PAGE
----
‘Hickory chickens,’ or ‘dry land fish,’ don’t have anything to do with chicken, fish or hickory. They are morel mushrooms and they’re in season right about now. Look for 3 varieties throughout Appalachia: morchella esculenta, which can be found under old apple or pear trees when the oak leaves are about mouse-ear size; morchella angusticeps (‘fat morel’), which can be found under oak, beech or maple forests, when the serviceberry is in bloom; and morchella crassipes, found on swampy ground near jewelweed.
All favor damp soil and decaying logs, and if you hunt after a spring rain when the sun has warmed things up a bit you’ll likely be rewarded. Don’t count on help from die-hard ‘shroom hunters, however! Not only is the morel’s flavor prized above all other mushrooms, but it’s notoriously difficult to cultivate commercially. And so hunters are loath to share their fields lest others clean them out first.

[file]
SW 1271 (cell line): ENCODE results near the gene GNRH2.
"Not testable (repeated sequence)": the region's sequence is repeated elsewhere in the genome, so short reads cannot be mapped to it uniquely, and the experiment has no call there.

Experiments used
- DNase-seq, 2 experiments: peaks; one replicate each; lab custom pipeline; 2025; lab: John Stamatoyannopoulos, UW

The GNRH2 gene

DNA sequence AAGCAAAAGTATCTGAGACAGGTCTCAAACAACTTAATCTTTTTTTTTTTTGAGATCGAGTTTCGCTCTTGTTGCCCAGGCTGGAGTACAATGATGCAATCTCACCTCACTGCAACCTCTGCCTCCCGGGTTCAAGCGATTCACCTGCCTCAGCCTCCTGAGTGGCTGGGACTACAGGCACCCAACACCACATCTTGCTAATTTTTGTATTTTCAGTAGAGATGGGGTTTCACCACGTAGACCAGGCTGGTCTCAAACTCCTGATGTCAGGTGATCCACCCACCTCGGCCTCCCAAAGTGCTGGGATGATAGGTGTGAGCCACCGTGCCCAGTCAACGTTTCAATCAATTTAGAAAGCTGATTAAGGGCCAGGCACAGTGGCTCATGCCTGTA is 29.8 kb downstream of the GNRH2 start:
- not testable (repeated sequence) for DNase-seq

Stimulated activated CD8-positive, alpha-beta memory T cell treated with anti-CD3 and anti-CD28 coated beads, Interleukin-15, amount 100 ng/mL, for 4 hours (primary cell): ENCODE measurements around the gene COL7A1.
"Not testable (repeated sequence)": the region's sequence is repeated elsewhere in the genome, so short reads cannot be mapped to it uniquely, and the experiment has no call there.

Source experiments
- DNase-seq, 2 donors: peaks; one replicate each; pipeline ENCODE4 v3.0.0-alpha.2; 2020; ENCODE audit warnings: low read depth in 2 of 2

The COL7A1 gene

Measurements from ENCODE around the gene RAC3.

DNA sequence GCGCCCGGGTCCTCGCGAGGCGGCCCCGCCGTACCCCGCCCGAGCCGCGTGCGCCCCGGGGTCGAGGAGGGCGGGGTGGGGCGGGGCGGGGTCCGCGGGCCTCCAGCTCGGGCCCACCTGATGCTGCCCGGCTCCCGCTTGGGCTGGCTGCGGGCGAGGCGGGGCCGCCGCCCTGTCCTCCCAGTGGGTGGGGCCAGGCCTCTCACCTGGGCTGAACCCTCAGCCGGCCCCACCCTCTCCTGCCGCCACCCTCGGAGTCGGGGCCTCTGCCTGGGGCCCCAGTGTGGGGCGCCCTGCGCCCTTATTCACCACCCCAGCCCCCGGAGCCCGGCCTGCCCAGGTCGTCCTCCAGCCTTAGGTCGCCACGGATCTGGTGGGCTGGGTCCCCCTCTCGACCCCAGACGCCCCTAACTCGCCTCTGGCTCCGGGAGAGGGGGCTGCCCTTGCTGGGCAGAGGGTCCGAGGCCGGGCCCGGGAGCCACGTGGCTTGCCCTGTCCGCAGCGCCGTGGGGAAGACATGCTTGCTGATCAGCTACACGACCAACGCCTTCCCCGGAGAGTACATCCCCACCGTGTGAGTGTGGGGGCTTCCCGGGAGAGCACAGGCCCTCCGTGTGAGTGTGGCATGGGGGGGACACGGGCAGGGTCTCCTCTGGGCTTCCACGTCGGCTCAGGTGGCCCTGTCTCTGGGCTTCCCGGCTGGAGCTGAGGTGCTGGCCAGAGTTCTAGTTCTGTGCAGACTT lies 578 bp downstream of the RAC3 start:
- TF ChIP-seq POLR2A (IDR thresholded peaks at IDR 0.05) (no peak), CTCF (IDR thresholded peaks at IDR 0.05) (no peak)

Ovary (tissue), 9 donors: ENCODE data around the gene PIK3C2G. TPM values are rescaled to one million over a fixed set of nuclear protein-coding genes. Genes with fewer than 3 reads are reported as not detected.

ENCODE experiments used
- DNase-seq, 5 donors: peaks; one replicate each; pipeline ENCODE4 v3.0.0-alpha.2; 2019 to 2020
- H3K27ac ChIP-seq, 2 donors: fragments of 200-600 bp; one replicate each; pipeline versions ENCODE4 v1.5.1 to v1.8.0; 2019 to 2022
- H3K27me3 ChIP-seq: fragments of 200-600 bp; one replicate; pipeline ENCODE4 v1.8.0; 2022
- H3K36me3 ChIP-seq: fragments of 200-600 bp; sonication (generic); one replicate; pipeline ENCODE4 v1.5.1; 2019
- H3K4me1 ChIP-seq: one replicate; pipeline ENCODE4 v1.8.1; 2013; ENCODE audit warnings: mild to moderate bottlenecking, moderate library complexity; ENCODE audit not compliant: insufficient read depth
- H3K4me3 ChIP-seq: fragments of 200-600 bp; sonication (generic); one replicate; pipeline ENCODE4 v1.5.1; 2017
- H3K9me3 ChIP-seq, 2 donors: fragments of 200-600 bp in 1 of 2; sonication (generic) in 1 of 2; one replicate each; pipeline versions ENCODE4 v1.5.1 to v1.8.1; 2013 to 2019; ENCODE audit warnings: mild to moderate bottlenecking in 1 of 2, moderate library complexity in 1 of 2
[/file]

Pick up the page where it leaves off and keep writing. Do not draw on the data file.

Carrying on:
Watch out for false morels. ‘True’ morels have caps that are completely attached to the stem–while false morels in the genus Verpa have caps that hang completely free, like a thimble placed on a pencil eraser. One of the verpas, Verpa bohemica, is known to be mildly poisonous to some people.
Batter dipped and fried up, nothing compares to the ‘sponge mushroom’s mild oyster flavor (hence the ‘dry land fish’ label). Some folks shun the batter, and saute them plain with butter and onion. They can be dried (never frozen!) for the off-season months (they need to be soaked in water for a few hours to reconstitute them). Or just use them dried: they can be turned into powder with a rolling pin to make a wonderful morel “spice” that can be added to sauces.
Related post: Land fishing for Molly Moochers
sources: Firefox 2, ed. Eliot Wigginton, Anchor Books/Doubleday, 1970